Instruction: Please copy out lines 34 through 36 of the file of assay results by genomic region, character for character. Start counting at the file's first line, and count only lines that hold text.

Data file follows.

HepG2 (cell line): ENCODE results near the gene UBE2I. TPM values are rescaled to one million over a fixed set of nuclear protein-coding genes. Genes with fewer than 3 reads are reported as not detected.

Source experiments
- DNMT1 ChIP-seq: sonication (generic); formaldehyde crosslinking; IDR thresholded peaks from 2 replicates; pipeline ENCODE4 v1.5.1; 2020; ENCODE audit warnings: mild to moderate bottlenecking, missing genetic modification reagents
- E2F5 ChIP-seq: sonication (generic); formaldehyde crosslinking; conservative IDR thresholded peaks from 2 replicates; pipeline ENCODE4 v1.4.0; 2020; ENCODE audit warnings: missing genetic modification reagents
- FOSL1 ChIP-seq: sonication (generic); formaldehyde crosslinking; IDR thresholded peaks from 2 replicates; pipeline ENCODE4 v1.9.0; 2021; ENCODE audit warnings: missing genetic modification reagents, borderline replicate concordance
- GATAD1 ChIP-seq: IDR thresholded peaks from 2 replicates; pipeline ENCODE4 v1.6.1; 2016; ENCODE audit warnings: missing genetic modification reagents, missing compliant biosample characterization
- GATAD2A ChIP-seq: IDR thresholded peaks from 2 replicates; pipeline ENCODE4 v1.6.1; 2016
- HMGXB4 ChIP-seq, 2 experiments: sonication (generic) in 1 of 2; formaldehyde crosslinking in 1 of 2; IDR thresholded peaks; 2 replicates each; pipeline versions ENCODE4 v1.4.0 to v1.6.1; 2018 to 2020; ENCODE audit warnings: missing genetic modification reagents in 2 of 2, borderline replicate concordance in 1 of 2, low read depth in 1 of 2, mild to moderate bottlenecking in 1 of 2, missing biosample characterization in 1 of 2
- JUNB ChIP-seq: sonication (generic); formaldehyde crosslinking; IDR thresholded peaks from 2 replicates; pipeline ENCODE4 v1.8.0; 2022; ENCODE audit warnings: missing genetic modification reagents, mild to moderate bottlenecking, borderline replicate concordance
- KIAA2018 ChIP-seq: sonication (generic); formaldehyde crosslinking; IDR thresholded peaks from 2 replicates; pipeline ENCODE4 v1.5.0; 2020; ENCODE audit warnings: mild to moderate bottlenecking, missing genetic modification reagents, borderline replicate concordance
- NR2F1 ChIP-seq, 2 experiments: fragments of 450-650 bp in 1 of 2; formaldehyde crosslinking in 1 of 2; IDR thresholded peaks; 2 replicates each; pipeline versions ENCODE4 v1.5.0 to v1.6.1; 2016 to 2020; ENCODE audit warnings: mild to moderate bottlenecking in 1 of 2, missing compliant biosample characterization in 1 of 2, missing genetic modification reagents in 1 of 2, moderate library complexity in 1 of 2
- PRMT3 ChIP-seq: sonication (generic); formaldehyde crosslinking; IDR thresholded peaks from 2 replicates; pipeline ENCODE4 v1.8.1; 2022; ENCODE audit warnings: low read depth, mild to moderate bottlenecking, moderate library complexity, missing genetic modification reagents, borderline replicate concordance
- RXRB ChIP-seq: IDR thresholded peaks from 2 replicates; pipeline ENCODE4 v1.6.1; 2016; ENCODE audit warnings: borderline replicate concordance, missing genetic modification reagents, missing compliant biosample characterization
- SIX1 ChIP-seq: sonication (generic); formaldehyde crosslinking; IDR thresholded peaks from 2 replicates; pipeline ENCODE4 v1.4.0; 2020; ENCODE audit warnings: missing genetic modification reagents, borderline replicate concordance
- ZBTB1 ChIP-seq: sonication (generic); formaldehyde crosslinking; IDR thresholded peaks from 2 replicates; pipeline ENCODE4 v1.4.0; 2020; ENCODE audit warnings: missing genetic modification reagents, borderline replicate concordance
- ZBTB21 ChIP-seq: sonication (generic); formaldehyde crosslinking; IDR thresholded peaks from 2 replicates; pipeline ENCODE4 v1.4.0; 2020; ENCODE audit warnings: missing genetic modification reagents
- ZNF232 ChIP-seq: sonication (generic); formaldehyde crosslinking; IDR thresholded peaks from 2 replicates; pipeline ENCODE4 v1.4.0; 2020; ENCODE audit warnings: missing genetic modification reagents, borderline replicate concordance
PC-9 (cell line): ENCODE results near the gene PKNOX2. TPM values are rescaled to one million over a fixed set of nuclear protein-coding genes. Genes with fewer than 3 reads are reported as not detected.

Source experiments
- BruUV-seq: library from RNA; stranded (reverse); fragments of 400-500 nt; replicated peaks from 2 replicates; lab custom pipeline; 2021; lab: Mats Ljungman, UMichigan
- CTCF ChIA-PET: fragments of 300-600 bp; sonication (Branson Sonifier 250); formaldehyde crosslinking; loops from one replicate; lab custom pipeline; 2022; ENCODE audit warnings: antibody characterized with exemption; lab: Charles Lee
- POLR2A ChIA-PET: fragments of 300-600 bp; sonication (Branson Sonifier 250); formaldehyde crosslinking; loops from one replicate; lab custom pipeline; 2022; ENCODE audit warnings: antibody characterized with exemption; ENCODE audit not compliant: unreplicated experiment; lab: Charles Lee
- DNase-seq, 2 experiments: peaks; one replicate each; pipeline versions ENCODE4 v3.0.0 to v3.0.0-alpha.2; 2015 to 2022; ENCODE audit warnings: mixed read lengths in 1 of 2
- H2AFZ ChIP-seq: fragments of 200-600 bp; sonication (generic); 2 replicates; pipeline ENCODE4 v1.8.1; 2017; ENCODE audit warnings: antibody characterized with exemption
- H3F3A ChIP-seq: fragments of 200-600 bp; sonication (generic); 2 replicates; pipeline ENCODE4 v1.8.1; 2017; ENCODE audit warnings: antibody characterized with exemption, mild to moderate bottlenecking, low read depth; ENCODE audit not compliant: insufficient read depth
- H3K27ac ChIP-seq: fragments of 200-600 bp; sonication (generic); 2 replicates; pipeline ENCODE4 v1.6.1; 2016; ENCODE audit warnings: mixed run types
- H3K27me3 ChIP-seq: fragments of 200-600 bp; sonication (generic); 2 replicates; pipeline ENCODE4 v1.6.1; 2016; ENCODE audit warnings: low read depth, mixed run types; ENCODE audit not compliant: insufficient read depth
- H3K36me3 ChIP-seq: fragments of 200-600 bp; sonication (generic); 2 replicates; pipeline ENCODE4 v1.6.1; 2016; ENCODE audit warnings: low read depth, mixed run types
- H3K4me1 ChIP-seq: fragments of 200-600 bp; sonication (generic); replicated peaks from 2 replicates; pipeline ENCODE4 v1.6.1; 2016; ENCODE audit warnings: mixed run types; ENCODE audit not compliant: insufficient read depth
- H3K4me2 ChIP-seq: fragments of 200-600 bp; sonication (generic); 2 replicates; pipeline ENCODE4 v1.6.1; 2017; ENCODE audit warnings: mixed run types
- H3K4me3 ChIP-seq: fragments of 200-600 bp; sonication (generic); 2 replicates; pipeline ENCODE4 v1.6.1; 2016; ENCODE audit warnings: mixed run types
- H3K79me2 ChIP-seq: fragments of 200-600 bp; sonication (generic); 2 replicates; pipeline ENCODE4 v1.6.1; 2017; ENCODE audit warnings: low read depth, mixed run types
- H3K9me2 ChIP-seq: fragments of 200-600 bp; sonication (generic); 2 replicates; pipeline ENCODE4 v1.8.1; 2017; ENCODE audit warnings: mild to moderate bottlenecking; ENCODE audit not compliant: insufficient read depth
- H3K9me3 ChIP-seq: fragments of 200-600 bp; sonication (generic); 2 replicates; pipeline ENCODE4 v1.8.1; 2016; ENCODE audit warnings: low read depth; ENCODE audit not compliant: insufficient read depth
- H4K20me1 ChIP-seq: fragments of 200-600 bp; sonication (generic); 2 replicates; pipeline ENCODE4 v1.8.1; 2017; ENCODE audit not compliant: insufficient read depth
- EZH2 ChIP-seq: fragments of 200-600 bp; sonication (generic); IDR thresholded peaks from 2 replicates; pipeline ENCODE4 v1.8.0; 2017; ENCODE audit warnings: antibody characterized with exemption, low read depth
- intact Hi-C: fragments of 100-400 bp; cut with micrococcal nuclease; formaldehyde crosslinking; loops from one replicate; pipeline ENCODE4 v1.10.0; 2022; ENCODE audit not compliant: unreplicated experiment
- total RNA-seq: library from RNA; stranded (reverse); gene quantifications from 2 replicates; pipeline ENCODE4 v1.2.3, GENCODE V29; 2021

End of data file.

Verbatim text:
- H3K9me3 ChIP-seq: fragments of 200-600 bp; sonication (generic); 2 replicates; pipeline ENCODE4 v1.8.1; 2016; ENCODE audit warnings: low read depth; ENCODE audit not compliant: insufficient read depth
- H4K20me1 ChIP-seq: fragments of 200-600 bp; sonication (generic); 2 replicates; pipeline ENCODE4 v1.8.1; 2017; ENCODE audit not compliant: insufficient read depth
- EZH2 ChIP-seq: fragments of 200-600 bp; sonication (generic); IDR thresholded peaks from 2 replicates; pipeline ENCODE4 v1.8.0; 2017; ENCODE audit warnings: antibody characterized with exemption, low read depth